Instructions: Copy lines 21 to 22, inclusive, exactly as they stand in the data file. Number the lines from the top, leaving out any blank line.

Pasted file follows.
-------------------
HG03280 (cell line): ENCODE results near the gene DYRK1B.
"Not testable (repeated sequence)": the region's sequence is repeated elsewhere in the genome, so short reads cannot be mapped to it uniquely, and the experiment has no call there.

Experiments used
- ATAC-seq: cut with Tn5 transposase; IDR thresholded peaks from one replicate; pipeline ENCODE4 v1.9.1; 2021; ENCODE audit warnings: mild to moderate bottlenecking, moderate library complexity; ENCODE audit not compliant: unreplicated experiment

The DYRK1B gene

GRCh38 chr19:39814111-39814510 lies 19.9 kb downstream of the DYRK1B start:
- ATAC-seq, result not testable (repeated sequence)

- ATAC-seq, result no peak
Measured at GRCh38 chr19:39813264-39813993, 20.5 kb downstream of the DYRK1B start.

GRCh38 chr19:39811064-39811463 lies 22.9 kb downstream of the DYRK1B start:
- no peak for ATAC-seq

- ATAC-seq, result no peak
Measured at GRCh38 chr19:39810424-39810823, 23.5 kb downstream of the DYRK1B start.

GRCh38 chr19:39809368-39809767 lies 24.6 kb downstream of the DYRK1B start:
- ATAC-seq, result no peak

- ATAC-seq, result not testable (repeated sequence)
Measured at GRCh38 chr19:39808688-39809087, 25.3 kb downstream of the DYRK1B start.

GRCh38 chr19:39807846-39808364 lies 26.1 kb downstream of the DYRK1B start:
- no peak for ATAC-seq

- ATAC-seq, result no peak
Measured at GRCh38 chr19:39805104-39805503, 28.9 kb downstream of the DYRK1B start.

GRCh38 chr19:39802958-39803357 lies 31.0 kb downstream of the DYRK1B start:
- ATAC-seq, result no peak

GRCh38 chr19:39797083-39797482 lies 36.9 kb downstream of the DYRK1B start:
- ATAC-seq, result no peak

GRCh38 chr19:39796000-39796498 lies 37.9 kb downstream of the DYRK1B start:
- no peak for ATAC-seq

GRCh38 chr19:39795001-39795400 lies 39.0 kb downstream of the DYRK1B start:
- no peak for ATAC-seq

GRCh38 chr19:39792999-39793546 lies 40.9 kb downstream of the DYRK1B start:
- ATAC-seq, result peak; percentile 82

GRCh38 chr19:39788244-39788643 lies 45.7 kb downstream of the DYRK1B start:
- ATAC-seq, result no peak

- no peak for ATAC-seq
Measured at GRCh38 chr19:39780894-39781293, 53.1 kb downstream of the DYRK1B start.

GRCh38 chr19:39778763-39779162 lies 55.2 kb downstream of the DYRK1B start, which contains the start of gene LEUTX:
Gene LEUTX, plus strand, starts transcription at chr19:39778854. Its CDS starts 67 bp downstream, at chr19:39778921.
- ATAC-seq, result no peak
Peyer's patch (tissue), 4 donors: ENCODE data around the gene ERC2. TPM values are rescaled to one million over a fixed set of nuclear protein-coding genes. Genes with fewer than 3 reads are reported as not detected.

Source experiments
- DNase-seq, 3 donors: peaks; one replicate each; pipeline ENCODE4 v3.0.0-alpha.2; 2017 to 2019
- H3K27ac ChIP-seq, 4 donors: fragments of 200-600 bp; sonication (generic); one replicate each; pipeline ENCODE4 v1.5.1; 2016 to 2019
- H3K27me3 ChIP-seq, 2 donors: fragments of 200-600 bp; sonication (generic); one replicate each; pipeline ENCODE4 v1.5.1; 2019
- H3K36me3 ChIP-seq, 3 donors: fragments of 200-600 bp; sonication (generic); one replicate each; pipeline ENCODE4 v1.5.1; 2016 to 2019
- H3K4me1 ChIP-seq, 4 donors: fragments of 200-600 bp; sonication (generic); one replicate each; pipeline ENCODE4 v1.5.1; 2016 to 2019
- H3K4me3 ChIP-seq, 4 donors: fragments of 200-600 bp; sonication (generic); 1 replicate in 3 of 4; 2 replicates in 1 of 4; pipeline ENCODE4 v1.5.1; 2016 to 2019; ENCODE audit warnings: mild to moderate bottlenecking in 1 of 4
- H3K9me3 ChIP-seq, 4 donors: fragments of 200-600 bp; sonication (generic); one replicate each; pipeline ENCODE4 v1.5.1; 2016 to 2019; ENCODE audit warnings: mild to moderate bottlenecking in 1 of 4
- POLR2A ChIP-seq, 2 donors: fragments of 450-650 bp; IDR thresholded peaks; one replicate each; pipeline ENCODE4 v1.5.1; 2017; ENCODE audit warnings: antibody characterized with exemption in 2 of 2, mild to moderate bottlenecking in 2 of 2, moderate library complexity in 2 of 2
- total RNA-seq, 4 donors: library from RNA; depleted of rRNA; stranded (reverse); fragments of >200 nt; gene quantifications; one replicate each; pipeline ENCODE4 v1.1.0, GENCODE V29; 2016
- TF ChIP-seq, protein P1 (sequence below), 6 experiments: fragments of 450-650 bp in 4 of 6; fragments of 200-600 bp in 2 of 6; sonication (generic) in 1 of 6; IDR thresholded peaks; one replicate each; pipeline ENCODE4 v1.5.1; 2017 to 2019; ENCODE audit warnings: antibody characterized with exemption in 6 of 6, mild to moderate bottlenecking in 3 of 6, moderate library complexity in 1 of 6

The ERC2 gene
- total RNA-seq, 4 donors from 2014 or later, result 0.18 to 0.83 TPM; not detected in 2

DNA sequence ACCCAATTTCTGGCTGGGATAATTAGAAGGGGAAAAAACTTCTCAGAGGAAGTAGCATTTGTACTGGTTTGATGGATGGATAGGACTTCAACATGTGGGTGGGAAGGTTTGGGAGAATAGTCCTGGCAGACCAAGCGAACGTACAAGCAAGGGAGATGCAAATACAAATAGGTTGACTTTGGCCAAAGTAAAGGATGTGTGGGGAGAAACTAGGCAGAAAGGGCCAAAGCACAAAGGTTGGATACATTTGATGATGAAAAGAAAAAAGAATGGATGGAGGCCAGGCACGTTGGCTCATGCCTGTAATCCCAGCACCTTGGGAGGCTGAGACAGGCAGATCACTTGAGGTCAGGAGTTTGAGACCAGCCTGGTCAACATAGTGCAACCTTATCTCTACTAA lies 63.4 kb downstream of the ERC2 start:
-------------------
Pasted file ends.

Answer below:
Measured at GRCh38 chr19:39805104-39805503, 28.9 kb downstream of the DYRK1B start.

GRCh38 chr19:39802958-39803357 lies 31.0 kb downstream of the DYRK1B start: